When I was growing up and wanted to see a concert, it would, at times, be nearly impossible due to an infestation of ticket scalpers who would have their hands in ticket draws, making ticket prices unobtainable by the young. As time went on, laws governing ticket sales tightened, and although scalpers will never be completely gone, seeing shows had become less of a challenge.
As time went on, however, the greed once associated with the scalpers were adopted by an already overfed pig of corporate epitome: Ticketmaster.
Living in New York, one of the world’s biggest and most culturally aware cities, it has been a while since I had to deal with Ticketmaster, my second least-favorite company in the world. It proves far easier, and WAY cheaper to cut out the cancerous middleman and go directly to the venue to get the tickets for the event I’m interested in. Our public transportation system here makes it pretty easy, but every once in a while, getting to the venue it is just not possible.
That was the case when I was looking for the perfect Christmas gift for that someone special in my life almost a year ago, and what is better than the gift of music, especially for a music lover? Her favorite artist, Nick Cave, had announced a midsummer concert at Prospect Park in Brooklyn and having started a new job, I had no choice but to use Ticketmaster. I say this in the most negative tone possible since I had a previous horrible experience with Ticketmaster just a few weeks prior.
After logging onto the Ticketmaster site at exactly 10 a.m. EST when tickets for the show went on sale, I was offered a few options to choose from. Again, this was a Christmas present for a literal super fan, so, finally being at an established point in my life, I went for the VIP package, which included two VIP seats, two VIP lanyards and two limited-edition signed posters. Aside from making my gal super happy, I personally felt like I made it to a point where I could break free from those days as a kid and actually afford those awesome seats I always longed for.
Months went by, and the closer we got to our July 26 concert date, the more the excitement grew, but there was a little concern about our VIP swag. It wasn’t until the week of the show that our posters and, even more importantly, VIP passes finally came. After eight months, we were finally ready!
We got to the park on the day of the show with our tickets in hand and VIP passes proudly displayed around our necks. The way the Prospect Park is set up, upon entering you are pretty easily guided through the lines to get in. We checked out the merch stand and made our way to the gated area close to the stage where the seating was. It looked like this would be one hell of a night! We waited for a few people to shuffle in before we made our way up to the guard. “Can I help you?” She asked. We showed her our VIP passes and asked where we should go for our seating … and that is when the bottom started to fall out.
The guard had no idea what our passes meant and asked us to inquire about a special wristband from a help tent, which wasn’t too far from where we were standing. So we made our way over to the tent where we showed our tickets and badges — and were again met with very confused looks. No one had seen or knew what our passes even meant. After explaining our situation to three different people, we were escorted out of the concert area to a small VIP check-in tent by the box office.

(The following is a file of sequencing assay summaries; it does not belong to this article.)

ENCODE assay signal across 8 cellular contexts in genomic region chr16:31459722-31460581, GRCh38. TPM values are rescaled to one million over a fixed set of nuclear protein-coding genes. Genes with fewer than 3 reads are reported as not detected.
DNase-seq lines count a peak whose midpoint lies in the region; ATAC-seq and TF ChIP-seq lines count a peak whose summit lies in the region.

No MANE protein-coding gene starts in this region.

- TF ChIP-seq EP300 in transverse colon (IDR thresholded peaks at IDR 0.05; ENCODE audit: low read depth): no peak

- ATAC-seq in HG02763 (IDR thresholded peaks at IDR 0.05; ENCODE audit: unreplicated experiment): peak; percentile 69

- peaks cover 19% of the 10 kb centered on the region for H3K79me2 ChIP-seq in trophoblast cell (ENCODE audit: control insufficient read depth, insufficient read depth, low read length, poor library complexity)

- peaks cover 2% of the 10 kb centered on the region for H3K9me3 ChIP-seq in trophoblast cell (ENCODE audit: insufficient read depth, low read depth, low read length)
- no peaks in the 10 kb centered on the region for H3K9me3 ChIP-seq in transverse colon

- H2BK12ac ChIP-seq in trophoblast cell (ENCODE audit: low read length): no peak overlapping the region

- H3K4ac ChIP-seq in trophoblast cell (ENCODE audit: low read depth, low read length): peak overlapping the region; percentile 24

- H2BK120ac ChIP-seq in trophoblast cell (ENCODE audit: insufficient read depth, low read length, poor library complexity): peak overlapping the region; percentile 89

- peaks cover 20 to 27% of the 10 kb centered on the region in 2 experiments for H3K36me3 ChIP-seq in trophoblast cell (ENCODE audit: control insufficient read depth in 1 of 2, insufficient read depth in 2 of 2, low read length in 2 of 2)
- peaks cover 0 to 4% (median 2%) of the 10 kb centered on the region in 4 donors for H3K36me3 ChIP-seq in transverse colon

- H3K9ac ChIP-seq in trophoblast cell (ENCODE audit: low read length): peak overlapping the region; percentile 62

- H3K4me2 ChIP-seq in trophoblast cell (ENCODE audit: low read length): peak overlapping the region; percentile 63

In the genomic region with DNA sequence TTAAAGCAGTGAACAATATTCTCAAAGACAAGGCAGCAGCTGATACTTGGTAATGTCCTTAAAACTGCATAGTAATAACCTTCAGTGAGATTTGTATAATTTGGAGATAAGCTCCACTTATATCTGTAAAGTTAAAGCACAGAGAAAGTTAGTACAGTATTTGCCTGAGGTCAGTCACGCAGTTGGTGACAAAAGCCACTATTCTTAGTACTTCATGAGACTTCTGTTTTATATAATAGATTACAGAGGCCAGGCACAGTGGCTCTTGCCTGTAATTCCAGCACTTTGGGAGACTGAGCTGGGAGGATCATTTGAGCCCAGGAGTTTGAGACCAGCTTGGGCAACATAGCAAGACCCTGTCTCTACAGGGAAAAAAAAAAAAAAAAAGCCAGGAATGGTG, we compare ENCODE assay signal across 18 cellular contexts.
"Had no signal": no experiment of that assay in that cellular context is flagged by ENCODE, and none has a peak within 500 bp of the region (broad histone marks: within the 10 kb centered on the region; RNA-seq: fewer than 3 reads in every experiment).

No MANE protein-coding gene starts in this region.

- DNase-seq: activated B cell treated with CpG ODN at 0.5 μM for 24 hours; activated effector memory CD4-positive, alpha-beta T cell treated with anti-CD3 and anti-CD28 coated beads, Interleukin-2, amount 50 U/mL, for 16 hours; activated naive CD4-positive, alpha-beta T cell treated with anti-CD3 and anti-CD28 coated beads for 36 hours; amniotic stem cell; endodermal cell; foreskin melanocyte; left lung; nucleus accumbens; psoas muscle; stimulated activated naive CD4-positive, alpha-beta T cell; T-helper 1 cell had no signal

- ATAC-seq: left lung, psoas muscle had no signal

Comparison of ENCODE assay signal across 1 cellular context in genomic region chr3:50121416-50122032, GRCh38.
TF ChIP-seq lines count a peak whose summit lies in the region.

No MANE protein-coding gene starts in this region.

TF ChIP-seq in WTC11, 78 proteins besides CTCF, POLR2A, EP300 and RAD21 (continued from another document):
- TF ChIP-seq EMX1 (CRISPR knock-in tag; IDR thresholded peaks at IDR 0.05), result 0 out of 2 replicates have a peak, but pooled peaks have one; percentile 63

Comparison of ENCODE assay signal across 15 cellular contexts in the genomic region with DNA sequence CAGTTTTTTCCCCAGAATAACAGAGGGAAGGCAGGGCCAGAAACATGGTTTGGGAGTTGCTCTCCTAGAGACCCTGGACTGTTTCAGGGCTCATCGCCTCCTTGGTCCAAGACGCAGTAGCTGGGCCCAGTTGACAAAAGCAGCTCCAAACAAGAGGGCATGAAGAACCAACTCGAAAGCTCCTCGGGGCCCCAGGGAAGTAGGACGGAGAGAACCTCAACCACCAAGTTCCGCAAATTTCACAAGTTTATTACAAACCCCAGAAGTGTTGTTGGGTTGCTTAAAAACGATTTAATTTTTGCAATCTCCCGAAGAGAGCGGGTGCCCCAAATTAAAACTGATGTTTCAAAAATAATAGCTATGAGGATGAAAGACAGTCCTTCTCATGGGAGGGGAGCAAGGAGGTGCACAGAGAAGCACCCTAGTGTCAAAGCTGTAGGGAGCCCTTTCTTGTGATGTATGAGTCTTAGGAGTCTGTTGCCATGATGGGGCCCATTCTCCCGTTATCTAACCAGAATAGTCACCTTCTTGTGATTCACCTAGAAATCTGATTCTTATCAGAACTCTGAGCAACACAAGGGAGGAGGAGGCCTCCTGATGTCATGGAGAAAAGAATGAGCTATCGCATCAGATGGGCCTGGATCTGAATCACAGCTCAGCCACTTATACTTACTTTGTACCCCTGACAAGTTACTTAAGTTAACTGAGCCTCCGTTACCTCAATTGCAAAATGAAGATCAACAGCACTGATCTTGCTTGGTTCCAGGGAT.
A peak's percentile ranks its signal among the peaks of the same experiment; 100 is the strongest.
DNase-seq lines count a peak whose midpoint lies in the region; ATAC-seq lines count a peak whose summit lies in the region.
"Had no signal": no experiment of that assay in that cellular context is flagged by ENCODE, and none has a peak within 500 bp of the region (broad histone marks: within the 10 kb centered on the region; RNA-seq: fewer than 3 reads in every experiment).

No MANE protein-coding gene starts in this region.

“This must be the right place,” we thought. We had VIP tickets, and we were standing at the VIP tent. We once again explained our situation — third time’s a charm, right? — and were told our VIP passes weren’t worth anything. As far as the reserved seating that was sold to us as part of our $199 fee (each), no one knew anything about it. We talked to the person in charge of the VIP tent, and he said all seats for the show were now general admission, excluding the seated area, of course.
So now the special gift was reduced to a poster, a worthless trinket for $150 more than what everyone else paid and not to mention two wet asses from sitting on damp grass for the show my girlfriend waited nearly a year to see. How is this even possible?
Having spoken to Ticketmaster in the past, it wouldn’t take a genius to figure out that its position is to deflect any blame from itself and immediately blame the venues it represents. But if I am paying Ticketmaster for a service, as I am sure many people do, shouldn’t it accept some of the responsibility? It is typical corporate entitlement to which so many of us are held hostage to. When does this blatant disrespect for the people who use its apparently ineffective, broken system end? As soon as we — the people who control its cash flow and existence — decide we have had enough. Between preferred ticket sales, which have a way of keeping fans from seeing their favorite artists, scalper-esque ticket price additions and now blatant theft, which they will most likely not accept responsibility for, I have personally met my limit.
From here on out, if I cannot pick my tickets up from a venue hosting a show I want to see to avoid any interaction with Ticketmaster, I will not attend the event. The service is a textbook case of corporate greed and lack of accountability, and although my money will be of little loss to the company in the grand scheme of things, I hope that my story lets those of you who have had similar mishaps with Ticketmaster find some comfort in knowing you are not alone.
In fact, I’d love to hear some of your stories if you would like to share them in the comments below. I am not ready to give up this fight yet. Everyone must be held accountable for their actions — even corporations such as Ticketmaster.
Tom Roarty is a contributing journalist for TheBlot Magazine.